The Studio as Theatre will centre around the Nice interiors from the 1920s, in which Matisse increasingly relied on studio props from the Islamic world, such as North African furniture, wall hangings and Middle Eastern metalwork, accentuating the importance of pattern and design in his continuing search for an alternative to the western tradition of imitation. Highlights by Matisse within this gallery include The Moorish Screen, 1921 (Philadelphia Museum of Art, Philadelphia).

The final section, The Language of Signs will feature Matisse’s late works and the inventive language of simplified signs in his cut-outs. Objects from his collection, including a Chinese calligraphy panel and African kuba textiles, will be exhibited alongside the artist’s cut-outs exemplified by Panel with Mask, 1947 (Designmuseum Danmark, Copenhagen), illustrating how, in his own words, “The briefest possible indication of the character of a thing. A sign.”

Matisse in the Studio will offer an intimate insight into Matisse’s studio life and artistic practice, exploring how the collage of patterns and rhythms, which he found in the world of objects, played a pivotal role in the development of his masterful vision of colour and form.

Matisse in the Studio is organised by the Royal Academy of Arts, London, and the Museum of Fine Arts, Boston, in partnership with the Musée Matisse, Nice. The exhibition is curated by Ann Dumas, Royal Academy of Arts, Helen Burnham, Museum of Fine Arts, Boston and Ellen McBreen, Associate Professor of Art History, Wheaton College.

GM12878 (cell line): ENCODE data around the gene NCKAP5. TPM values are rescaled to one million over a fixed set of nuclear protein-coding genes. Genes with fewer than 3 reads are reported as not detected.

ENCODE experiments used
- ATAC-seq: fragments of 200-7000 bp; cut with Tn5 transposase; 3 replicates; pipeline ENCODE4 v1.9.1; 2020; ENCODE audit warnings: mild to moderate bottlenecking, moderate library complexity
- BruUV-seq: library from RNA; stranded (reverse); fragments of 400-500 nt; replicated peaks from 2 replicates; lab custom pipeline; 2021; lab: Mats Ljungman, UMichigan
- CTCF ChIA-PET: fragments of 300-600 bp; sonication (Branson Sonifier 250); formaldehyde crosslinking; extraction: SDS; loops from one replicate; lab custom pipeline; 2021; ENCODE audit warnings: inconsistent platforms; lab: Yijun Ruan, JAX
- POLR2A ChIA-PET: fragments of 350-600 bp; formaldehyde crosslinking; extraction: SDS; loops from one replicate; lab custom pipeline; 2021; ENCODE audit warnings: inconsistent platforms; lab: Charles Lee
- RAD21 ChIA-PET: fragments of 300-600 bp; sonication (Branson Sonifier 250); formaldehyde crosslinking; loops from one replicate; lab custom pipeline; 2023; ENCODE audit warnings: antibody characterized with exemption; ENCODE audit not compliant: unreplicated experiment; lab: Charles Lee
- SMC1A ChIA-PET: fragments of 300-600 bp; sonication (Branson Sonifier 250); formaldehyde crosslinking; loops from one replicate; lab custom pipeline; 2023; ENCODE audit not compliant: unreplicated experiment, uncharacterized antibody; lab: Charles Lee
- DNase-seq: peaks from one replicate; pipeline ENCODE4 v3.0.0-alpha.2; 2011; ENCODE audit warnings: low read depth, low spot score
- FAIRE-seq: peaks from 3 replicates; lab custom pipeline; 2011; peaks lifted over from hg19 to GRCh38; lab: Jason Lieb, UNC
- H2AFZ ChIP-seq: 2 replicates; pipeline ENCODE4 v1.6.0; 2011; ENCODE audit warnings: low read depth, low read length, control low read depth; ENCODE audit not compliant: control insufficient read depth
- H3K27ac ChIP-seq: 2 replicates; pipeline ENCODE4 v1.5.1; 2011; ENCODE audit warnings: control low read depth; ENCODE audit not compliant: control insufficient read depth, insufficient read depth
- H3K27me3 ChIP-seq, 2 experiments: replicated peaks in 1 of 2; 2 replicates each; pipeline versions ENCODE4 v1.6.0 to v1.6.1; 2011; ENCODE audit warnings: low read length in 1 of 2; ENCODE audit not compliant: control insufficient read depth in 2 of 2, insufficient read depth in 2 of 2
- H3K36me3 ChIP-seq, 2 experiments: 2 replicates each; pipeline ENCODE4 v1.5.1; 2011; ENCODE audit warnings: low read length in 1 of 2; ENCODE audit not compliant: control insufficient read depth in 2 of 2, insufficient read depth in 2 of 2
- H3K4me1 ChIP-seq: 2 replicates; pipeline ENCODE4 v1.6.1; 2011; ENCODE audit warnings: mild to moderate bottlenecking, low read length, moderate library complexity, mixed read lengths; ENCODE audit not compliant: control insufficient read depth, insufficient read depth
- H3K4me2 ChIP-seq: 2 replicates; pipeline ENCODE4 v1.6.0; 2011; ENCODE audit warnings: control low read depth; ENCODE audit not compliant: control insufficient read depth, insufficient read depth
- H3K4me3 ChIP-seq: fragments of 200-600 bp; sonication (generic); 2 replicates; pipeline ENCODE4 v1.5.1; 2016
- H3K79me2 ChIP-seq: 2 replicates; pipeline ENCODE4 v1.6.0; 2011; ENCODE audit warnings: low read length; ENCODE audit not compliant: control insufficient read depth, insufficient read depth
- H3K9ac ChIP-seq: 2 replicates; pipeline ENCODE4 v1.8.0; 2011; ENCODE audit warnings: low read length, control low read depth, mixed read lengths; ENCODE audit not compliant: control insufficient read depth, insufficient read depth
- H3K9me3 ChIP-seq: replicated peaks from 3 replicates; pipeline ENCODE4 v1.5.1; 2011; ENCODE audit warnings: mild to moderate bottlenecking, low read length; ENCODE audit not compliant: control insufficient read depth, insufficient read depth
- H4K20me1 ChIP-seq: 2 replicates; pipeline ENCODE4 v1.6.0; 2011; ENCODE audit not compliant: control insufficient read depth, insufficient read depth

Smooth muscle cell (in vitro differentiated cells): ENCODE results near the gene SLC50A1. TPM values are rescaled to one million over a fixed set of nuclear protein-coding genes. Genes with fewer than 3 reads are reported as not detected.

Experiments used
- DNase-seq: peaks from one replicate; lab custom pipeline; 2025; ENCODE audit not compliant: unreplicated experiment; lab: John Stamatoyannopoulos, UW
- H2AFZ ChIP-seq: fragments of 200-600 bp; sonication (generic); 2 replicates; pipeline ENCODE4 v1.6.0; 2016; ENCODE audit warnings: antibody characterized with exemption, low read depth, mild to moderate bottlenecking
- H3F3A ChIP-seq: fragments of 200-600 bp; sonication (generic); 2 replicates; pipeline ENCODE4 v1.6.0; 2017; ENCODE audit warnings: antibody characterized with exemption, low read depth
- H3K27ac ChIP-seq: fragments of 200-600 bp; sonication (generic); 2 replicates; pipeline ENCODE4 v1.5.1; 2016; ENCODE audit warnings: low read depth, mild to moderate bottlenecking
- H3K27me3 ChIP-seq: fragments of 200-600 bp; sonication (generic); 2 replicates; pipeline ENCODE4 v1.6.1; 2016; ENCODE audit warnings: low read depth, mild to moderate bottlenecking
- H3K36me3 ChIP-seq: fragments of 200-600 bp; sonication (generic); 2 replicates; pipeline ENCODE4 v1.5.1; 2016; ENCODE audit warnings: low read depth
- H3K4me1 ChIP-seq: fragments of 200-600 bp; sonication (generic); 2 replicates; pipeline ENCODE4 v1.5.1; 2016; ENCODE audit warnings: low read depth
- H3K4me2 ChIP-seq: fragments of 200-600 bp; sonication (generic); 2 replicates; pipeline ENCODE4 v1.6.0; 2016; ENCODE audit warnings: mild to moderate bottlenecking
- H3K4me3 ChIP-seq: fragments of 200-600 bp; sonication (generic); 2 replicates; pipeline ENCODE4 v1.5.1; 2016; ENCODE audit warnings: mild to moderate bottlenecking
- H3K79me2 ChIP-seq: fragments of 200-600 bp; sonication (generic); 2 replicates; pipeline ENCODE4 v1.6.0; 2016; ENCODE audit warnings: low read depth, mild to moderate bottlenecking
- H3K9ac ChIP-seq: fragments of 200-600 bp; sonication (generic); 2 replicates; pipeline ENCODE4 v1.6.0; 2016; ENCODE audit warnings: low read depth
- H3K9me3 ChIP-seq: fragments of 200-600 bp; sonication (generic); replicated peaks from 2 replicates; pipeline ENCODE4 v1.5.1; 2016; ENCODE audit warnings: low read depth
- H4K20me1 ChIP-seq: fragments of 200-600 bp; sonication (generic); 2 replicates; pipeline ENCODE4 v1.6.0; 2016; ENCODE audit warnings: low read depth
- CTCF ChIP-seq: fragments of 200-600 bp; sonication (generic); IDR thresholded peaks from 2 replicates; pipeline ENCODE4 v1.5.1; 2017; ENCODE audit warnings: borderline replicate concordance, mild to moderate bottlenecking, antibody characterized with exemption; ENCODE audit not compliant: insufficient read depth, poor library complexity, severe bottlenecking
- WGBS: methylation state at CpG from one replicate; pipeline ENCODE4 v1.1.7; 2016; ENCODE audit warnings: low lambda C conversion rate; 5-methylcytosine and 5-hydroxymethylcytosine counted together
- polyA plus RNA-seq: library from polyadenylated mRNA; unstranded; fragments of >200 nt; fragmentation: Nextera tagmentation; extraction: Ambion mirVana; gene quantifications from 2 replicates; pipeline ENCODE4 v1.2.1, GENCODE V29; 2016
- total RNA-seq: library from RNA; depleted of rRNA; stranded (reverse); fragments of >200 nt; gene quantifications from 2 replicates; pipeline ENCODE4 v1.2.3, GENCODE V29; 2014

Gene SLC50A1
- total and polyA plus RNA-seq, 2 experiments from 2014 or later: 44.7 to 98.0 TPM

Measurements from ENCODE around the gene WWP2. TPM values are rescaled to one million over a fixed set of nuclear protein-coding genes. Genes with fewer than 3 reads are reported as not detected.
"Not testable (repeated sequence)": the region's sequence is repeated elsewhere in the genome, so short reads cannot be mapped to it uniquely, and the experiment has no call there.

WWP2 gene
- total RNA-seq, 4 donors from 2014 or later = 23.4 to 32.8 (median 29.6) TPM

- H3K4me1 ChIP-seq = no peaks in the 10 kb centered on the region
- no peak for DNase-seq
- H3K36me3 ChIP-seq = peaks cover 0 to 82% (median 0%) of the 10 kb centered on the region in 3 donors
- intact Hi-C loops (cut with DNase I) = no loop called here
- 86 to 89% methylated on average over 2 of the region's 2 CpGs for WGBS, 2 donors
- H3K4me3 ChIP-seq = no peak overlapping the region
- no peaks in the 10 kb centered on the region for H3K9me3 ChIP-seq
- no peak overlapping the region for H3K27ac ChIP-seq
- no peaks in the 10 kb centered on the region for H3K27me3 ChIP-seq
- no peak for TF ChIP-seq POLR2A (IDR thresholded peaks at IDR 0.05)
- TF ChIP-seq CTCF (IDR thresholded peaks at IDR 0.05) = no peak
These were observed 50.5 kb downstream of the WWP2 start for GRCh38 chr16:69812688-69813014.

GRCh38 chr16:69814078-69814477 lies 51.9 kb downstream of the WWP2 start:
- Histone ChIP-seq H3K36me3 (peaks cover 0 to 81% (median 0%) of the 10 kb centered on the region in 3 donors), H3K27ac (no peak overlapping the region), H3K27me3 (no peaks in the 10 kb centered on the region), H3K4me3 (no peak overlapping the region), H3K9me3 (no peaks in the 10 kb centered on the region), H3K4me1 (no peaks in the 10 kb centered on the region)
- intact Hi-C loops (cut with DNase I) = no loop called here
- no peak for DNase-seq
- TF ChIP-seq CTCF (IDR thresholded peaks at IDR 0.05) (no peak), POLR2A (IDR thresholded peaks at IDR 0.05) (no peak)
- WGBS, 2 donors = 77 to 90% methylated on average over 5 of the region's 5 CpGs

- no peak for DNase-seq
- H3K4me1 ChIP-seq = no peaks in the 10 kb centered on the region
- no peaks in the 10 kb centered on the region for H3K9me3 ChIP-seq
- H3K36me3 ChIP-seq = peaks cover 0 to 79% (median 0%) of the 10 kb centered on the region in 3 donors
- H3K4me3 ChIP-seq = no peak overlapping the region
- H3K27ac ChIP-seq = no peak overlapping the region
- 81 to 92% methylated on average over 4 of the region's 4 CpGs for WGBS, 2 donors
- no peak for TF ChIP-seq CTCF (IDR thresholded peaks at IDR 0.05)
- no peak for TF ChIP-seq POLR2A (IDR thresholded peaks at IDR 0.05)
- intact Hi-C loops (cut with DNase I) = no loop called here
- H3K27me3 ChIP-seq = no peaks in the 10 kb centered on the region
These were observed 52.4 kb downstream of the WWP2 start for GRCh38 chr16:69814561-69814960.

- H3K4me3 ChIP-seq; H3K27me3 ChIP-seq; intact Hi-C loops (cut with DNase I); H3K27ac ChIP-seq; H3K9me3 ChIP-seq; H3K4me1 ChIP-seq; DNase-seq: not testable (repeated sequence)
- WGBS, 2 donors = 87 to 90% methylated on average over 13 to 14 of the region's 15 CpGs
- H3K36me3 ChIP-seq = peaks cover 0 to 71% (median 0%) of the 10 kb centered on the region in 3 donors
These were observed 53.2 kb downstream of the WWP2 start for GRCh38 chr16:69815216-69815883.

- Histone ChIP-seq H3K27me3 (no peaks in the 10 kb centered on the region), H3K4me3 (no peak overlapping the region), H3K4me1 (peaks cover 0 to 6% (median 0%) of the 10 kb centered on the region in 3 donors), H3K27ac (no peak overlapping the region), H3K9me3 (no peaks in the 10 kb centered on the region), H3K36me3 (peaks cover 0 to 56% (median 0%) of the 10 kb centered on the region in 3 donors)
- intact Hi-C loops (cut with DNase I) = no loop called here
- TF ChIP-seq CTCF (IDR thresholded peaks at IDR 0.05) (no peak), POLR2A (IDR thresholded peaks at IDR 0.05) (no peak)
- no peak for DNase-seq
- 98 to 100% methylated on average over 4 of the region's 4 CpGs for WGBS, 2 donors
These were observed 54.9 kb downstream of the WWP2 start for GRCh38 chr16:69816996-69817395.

Matisse in the Studio is accompanied by a fully illustrated catalogue. Authors include Suzanne Preston Blier, Jack Flam, Claudine Grammont, Hélène Ivanoff and Marie-Thérèse Pulvenis de Seligny.

Image: Henri Matisse, Still Life with Seashell on Black Marble, 1940. Oil on canvas, 54 × 81 cm. The Pushkin State Museum of Fine Arts, Moscow. Photo © Archives H. Matisse © Succession H. Matisse/DACS 2017.

Admission: £15.50 full price (£14 without Gift Aid donation); concessions available; children under 16 and Friends of the RA go free. To book, call 020 7300 8090 or visit www.royalacademy.org.uk/.

Times: Daily from 10am to 6pm (last admission 5.30pm); Late night opening: Fridays until 10pm (last admission 9.30pm).

Royal Academy of Arts, Burlington House, Piccadilly, London, W1J 0BD

Also at the Royal Academy of Arts: Summer Exhibition 2017 (June 13 to August 20, 2017).

Artists Announced for Bloomberg New Contemporaries 2017

Bloomberg New Contemporaries 2017 selectors George Shaw, Caroline Achaintre and Elizabeth Price.

Exhibition preview

NEW Contemporaries has announced this year’s selected artists with support from Bloomberg New Contemporaries. The panel of guest selectors comprising Caroline Achaintre, Elizabeth Price and George Shaw has chosen 47 artists for the annual open submission exhibition.

Selected artists for Bloomberg New Contemporaries 2017 are: Raen Barnsley, Calum Bowden, Eleanor Breeze, Christy Burdock, Robbie Campbell, Neil Carroll, Sofia Caselli, Adam Castle and Ed Twaddle, Tereza Červeňová, Sarah Cockings and Harriet Fleuriot, Declan Colquitt, José R. Cordeiro, Jake Elwes, Darek Fortas, Rufus Roma Genn, Matthew Gough, Thomas Greig, Tom Hatton, Caitlin Hazell, Gabriella Hirst…